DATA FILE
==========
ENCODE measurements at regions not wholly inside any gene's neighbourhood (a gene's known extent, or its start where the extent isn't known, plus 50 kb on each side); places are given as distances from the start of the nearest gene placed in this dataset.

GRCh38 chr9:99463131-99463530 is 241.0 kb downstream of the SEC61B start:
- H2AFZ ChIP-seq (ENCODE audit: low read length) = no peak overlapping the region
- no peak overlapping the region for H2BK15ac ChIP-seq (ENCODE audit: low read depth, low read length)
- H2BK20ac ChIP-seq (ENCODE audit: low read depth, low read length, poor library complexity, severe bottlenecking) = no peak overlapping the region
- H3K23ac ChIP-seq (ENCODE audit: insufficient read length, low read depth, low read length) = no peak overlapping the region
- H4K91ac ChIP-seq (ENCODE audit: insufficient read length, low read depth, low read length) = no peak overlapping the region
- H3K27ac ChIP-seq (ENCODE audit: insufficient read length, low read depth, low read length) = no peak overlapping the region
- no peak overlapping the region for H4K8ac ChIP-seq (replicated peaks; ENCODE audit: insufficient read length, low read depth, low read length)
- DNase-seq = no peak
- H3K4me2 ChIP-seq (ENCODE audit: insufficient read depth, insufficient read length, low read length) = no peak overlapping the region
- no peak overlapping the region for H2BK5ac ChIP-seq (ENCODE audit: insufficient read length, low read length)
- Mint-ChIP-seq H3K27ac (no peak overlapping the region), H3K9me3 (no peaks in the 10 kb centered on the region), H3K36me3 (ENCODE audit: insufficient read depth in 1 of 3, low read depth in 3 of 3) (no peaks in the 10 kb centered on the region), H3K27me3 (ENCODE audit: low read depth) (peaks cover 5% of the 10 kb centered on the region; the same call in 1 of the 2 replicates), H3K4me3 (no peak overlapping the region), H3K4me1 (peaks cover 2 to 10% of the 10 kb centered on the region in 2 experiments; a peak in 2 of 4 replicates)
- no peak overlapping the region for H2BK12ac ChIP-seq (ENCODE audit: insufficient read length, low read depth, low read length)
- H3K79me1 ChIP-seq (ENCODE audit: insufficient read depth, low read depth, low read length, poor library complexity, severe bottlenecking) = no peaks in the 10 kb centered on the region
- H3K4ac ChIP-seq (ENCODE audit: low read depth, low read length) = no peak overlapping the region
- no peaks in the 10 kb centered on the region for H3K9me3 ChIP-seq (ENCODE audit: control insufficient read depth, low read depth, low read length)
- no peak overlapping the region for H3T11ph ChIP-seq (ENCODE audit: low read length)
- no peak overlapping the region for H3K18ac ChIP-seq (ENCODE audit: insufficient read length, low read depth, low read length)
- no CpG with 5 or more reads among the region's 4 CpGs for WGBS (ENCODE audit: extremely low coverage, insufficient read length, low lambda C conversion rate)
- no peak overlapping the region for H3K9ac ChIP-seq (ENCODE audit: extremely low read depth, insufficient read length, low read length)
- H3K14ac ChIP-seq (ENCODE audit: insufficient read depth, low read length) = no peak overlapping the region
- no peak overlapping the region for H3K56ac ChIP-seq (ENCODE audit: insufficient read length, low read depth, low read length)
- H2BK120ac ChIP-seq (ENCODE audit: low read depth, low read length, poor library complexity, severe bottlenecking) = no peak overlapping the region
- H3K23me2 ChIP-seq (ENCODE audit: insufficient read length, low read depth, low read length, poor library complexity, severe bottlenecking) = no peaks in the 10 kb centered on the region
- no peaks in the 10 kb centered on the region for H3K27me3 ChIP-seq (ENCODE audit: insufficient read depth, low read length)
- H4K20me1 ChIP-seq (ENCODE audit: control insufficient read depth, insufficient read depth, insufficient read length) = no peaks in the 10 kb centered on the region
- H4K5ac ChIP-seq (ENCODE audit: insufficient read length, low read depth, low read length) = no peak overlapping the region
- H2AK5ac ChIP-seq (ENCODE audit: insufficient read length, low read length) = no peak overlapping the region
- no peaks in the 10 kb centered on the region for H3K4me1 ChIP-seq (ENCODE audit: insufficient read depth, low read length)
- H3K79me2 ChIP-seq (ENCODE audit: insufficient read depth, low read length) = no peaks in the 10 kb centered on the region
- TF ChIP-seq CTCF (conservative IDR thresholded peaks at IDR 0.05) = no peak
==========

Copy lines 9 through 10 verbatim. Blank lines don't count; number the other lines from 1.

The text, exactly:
- no peak overlapping the region for H4K8ac ChIP-seq (replicated peaks; ENCODE audit: insufficient read length, low read depth, low read length)
- DNase-seq = no peak